Vitamin C is likely the most well known nutrient when it comes to supporting immunity and keeping the immune system healthy. Whilst clinical trials testing its efficacy as an intervention in an infection have yielded mixed results, we know that vitamin C certainly does have important roles to play within the immune system and many aspects of immunity.
One thing that is certainly clear is that vitamin C can accumulate in phagocytic leukocytes (phagocytic means engulf pathogens, leukocytes are the technical term for white blood cells). Neutrophils and Monocytes accumulate vitamin C to notably high concentrations, 50 – 100 times higher than serum concentrations. There isn’t a complete understanding of why this accumulation occurs, but it is clear that there is a reason for this accumulation, nature doesn’t do these things without need or reason.
Neutrophil chemotaxis is an important part of immunity and protection against infection. It is the movement of neutrophils to the site of infection. Chemical signals from early stage inflammatory events that arise at the site of infection, cause neutrophils to rush to the site of infection, leave circulation, and migrate through tissues to the area where they are needed to perform their phagocytic tasks. Early animal tests have shown that vitamin C supplementation appeared to drastically increase threat and extent to which neutrophils responded to tissue damage signals and migrated to the site of infection. Human studies in the 80’s and 90’s showed that severe infection can cause a reduction in neutrophil chemotaxis and infiltration, potentially due to excessive levels of some key inflammatory chemicals, but that this picture could be restored by vitamin C supplementation (Anderson et al, Rebora et al).
When neutrophils arrive at the site of infection by means of chemotaxis, they then move on to engulf or swallow up pathogens. This process is called phagocytosis. The neutrophil will start to stretch out portions of its membrane to look like fingers, that can engulf the pathogen and then draw it inside the cell. Once inside the cell, the pathogen is exposed to toxic substances that can kill it and then its remnants are expelled. Some clinical trials have revealed that patients with impaired neutrophil function, either due to chronic infections or genetic issues, can get an improved phagocytic response from gram doses of vitamin C.
Macrophages and neutrophils have another weapon in their defensive arsenal. This is the oxidative burst. This is when these cells are confronted with pathogens, they release clouds of powerful free radicals that can destroy bacterial pathogens. Vitamin C is a vital regulator of this.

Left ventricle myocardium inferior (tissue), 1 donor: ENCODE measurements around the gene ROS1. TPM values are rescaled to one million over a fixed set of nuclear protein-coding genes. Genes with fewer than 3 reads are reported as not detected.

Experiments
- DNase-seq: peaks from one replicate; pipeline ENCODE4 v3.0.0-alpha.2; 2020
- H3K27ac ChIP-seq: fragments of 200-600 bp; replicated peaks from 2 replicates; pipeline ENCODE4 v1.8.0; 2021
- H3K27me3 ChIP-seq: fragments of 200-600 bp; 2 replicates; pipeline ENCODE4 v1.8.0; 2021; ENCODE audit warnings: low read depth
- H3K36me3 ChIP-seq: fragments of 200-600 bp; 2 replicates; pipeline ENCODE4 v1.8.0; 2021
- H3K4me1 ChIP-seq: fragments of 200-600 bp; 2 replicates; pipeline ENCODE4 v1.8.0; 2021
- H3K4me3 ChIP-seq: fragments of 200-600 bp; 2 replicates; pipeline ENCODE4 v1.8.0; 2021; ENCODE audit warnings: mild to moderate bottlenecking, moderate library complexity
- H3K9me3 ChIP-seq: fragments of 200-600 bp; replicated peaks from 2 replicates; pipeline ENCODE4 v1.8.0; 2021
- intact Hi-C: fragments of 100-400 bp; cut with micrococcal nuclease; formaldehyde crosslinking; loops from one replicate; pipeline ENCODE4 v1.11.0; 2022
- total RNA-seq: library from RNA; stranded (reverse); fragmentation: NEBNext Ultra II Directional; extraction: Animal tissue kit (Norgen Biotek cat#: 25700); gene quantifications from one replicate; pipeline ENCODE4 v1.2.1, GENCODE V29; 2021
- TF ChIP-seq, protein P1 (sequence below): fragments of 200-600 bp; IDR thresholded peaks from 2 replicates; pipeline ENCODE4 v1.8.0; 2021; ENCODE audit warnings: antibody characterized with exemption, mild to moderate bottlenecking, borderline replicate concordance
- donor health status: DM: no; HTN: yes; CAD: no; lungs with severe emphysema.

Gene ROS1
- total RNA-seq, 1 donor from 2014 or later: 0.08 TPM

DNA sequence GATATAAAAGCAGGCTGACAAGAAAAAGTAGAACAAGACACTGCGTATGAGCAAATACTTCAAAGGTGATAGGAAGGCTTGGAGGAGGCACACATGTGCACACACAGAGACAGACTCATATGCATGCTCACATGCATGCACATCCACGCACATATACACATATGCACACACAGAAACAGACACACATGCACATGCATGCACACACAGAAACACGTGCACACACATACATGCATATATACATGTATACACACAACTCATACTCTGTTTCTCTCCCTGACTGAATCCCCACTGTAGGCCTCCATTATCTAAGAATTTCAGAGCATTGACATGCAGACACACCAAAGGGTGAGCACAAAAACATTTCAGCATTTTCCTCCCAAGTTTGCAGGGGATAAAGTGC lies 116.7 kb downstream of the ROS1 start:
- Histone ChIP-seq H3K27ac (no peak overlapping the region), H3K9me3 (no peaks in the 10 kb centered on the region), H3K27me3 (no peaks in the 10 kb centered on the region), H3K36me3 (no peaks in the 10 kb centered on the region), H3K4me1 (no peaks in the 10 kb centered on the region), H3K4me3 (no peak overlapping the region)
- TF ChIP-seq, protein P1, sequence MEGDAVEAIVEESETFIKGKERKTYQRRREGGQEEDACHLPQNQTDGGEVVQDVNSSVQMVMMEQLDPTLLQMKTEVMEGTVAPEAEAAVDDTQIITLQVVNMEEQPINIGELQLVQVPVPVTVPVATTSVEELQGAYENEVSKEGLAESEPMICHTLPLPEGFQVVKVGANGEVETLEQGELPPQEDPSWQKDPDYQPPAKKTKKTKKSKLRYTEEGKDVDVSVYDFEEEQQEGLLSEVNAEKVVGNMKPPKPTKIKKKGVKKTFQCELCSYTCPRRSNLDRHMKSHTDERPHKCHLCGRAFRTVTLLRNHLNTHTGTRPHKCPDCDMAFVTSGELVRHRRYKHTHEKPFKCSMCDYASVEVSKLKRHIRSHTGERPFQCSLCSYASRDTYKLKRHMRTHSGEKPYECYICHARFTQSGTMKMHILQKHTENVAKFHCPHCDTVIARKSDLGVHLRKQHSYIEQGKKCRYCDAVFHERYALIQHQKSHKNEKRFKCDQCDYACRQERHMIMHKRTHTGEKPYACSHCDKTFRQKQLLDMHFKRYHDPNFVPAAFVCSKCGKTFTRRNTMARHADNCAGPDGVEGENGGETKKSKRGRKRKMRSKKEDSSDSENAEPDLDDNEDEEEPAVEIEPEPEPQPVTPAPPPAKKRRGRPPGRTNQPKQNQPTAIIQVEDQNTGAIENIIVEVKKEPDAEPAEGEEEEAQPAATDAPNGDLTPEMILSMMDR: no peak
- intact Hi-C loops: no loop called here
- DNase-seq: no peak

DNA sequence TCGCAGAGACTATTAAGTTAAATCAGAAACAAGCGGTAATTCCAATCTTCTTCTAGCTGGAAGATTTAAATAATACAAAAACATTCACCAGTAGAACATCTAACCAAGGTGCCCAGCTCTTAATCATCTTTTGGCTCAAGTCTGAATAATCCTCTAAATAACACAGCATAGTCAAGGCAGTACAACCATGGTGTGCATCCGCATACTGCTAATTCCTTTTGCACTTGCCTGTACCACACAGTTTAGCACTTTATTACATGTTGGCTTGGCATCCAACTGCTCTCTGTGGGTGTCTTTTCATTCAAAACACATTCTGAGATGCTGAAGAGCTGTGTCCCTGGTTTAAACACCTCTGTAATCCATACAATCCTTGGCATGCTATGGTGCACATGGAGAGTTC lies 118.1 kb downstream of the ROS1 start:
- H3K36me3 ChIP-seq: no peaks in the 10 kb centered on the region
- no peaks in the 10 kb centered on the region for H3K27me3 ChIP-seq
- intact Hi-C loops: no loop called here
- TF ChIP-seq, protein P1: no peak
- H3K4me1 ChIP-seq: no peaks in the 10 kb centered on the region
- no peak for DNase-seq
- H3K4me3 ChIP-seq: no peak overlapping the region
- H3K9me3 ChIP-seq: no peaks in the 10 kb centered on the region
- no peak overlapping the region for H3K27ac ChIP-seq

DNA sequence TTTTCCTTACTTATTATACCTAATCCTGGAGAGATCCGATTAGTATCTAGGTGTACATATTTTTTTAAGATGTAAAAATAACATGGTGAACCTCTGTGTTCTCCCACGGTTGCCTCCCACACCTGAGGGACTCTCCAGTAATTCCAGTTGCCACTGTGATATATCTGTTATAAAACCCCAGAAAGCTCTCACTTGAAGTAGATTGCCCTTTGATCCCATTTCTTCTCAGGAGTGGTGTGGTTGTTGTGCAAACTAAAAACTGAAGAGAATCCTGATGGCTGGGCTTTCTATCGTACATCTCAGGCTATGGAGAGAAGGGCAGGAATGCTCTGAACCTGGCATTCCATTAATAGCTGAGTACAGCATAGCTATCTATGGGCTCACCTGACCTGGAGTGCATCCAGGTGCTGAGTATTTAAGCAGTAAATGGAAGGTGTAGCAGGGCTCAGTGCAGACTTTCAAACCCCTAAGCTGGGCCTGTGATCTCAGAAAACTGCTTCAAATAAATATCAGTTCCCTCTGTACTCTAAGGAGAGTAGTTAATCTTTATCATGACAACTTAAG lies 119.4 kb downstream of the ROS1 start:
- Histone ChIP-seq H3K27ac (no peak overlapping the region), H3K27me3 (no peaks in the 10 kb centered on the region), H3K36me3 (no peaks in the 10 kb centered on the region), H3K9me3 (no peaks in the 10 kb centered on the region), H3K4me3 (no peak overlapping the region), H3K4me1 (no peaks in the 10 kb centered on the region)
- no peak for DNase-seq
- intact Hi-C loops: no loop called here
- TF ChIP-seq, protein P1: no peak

It appears that vitamin C has an influence on immunity driven by cells outside of the macrophage group. The B and T cells are groups of cells that are regulatory. They help to recruit, regulate, and orchestrate other groups of cells and responses. Different sub sets of these cell types are associated with different types of reactions, and they differentiate into the different sub sets in accordance to what stimuli they come into contact with. Vitamin C has been shown to enhance differentiation and proliferation of B- and T-cells, likely due to its gene regulating effects. Vitamin C appears to influence the immune system by regulating gene expression, which controls how cells respond to stimuli.
Whilst some of the results from clinical trials using vitamin C in the context of TREATING specific infections and health conditions may be mixed, we certainly understand that as a nutrient it is vital for supporting multiple aspects of the immune system. In this context I feel secure that it plays an important role in prevention of infection. The more effectively key immune responses work, the less chance of infection. Notice I say LESS chance!!!
So when it comes to dosage, I have to admit that much of the data I have found that yielded beneficial results used doses that were gram doses ie multiples of 1000mg at a time, and I personally take 1000mg twice daily with meals. The minimum dose in my opinion would be 500mg daily.
Anderson R. Ascorbate-mediated stimulation of neutrophil motility and lymphocyte transformation by inhibition of the peroxidase/H2O2/halide system in vitro and in vivo. Am. J. Clin. Nutr. 1981;34:1906–1911
Anderson R., Theron A. Effects of ascorbate on leucocytes: Part III. In vitro and in vivo stimulation of abnormal neutrophil motility by ascorbate. S. Afr. Med. J. 1979;56:429–433.
Rebora A., Dallegri F., Patrone F. Neutrophil dysfunction and repeated infections: Influence of levamisole and ascorbic acid. Br. J. Dermatol. 1980;102:49–56.
Carr AC, Maggini S. Vitamin C and Immune Function. Nutrients. 2017 Nov; 9(11): 1211.